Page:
On hearing of the removal from his post as an associate professor in the Faculty of Law at the University of Hong Kong, Benny Tai Yiu-ting decried his dismissal as a decision made by “an authority beyond the university through its agents”, and that it “marks the end of academic freedom in Hong Kong”. His remarks, however, once again show his lack of remorse.
His expulsion was passed with an overwhelming majority in the HKU Council, the highest authority of the university, after an in-depth investigation and deliberation on his misdeeds. It began as early as 2014, when Tai was launching the illegal “Occupy Central” movement, during which he failed to disclose the source and purpose of the funding he obtained via third parties.
His (Tai’s) 16-month prison sentence has evidently tarnished HKU’s academic reputation. How then can academic freedom be manifested in his conviction? As his crimes are fully exposed in front of members of the council, it for sure has taken a justified step to fire him for good
That already constituted a breach of the university regulations on donations. Besides, the use of the funding, such as for the purchase of hundreds of mobile phones, was found to be inconsistent with HKU’s academic purpose. In view of these suspicious non-compliance activities, the council hired an independent accountant to audit Tai’s handling of funds. In the end, the findings matched with the university’s own justifiable conclusion. Even so, the council was lenient and only gave him a demerit for his misbehavior.
Despite the first warning of the governing council, Tai’s misconduct took a turn for the worse. As if “Occupy Central” did not bestow sufficient “honor” on him, he continued to involve himself in a series of political events, such as strategizing for the oppositions in both the District Council and Legislative Council elections; worse still, those candidates include pro-independence radicals who impose a grave threat to national security by engaging in street violence that has wreaked havoc in Hong Kong for more than a year.
His most recent mischief was organizing the “primary election” and devising the so-called “35-plus” scheme to take control of LegCo and thereafter paralyze the governance of the HKSAR. Seeing his increasing political engagement, the council gave him the chance to reflect on his track record during the second round of investigation.
Tai may assume that his political activities constitute “exercising the right of academic freedom” to encourage “independent thinking” among his students. But in the eye of the governing council, his 16-month prison sentence has evidently tarnished HKU’s academic reputation. How then can academic freedom be manifested in his conviction? As his crimes are fully exposed in front of members of the council, it for sure has taken a justified step to fire him for good. Not only is it not undermining academic freedom, but it is in fact safeguarding the reputation of academic freedom at HKU.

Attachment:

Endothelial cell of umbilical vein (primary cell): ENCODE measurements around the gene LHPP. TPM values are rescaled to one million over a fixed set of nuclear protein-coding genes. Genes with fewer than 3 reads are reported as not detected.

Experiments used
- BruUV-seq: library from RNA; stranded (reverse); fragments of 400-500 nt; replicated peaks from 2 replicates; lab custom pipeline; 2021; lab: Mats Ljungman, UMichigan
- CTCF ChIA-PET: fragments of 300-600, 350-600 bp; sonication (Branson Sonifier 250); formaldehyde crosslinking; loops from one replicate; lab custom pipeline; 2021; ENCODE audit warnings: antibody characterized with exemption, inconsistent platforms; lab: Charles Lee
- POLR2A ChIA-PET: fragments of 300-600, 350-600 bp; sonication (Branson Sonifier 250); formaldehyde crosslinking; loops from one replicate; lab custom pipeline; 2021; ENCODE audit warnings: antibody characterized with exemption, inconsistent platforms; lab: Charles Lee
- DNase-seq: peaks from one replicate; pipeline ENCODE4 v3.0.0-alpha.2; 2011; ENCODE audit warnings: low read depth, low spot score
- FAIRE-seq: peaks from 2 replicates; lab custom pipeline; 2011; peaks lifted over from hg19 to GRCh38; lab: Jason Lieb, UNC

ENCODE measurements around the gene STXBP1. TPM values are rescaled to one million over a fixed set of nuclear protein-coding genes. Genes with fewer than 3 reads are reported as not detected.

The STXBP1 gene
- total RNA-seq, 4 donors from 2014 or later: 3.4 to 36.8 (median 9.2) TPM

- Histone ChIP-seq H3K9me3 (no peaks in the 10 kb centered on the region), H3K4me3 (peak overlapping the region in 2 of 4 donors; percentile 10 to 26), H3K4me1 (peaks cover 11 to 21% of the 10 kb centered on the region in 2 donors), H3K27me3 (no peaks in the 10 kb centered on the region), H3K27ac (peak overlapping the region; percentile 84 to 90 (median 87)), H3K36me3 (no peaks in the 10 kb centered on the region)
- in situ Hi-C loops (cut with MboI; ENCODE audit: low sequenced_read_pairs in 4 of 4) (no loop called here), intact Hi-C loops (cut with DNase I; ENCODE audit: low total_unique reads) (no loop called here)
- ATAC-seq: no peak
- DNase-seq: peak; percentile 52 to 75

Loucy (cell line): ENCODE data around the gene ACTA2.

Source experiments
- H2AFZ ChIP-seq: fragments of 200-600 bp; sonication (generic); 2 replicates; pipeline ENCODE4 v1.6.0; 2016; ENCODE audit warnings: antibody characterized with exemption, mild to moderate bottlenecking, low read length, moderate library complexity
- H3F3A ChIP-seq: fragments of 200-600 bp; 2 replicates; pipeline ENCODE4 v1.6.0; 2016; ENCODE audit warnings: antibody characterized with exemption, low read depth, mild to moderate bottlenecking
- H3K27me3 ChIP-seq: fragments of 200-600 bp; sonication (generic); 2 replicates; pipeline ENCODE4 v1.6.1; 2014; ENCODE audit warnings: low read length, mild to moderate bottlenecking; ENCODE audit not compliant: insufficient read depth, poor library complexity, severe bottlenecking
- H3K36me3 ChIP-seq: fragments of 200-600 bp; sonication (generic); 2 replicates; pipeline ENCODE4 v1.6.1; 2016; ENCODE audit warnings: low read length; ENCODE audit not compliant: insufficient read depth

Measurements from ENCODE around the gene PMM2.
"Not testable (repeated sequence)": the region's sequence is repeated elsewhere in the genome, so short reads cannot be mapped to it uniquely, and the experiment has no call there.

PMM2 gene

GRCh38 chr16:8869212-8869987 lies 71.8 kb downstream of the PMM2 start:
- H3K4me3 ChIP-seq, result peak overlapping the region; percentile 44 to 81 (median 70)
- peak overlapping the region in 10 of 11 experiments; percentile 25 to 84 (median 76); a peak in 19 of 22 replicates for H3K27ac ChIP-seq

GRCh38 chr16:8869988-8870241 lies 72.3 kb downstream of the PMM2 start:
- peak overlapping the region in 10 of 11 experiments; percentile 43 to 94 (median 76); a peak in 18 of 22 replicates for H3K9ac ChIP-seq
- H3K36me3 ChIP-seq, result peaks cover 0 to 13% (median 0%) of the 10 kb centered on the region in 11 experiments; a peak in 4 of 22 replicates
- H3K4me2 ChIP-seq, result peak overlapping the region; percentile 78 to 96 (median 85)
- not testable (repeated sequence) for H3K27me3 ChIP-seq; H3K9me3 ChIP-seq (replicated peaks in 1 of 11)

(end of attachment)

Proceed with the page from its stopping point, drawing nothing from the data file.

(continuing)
When the council began investigating Tai’s untoward behavior in early 2014, he tried to justify his misrepresentation of “Occupy Central” as civil disobedience, but to no avail. By turning hundreds of otherwise promising youngsters into outlaws who pushed our society to the brink of anarchy, Tai managed to convince many people that civil disobedience is counterproductive. Civil disobedience refers to the active, professed refusal of a citizen to obey certain laws, demands, orders or commands of a government. The civil disobedience of teachers, for example, refers to temporarily suspending teaching activities at schools for a certain purpose. Inciting teachers and students to block public traffic at the cost of public interests should not be categorized as any form of civil disobedient activities. As such, disrupting the normal operation of the financial district with “Occupy Central” was a criminal act. He was sentenced to 16 months of imprisonment for initiating and organizing the illegal campaign, but many people believed he deserved more time behind bars for hoodwinking thousands of innocent young people into becoming mindless rioters.
Unfortunately, neither imprisonment nor the HKU governing council’s decision to fire him has stopped Tai from advancing this political agenda at all costs. He even brazenly described his criminal enterprise as exercising “academic freedom”, which is the freedom of speech in teaching, researching and publications. Tai’s unlawful behavior, however, had nothing to do with his profession as an associate professor of law or his job at HKU for that matter.
Tai and his ilk may be proud of their success in brainwashing so many students with such deceit as “achieving justice by breaking the law,” but the great majority of Hong Kong residents are not amused. According to Tai’s logic, the rule of law in our city is justified only if he says so and he can break any law he wants with “academic freedom” as an excuse. Consequently all he has been doing is meant to undermine the rule of law.
As for the improbable assertion that Tai alone symbolizes “academic freedom” in Hong Kong, no one should be bothered to take it seriously no matter who is behind it. Tai was undoubtedly a liability to HKU as well as to Hong Kong society as a whole and deserved to be fired, because he has devoted to an evil enterprise.
The author is a current affairs commentator.
The views do not necessarily reflect those of China Daily.
HONG KONG NEWS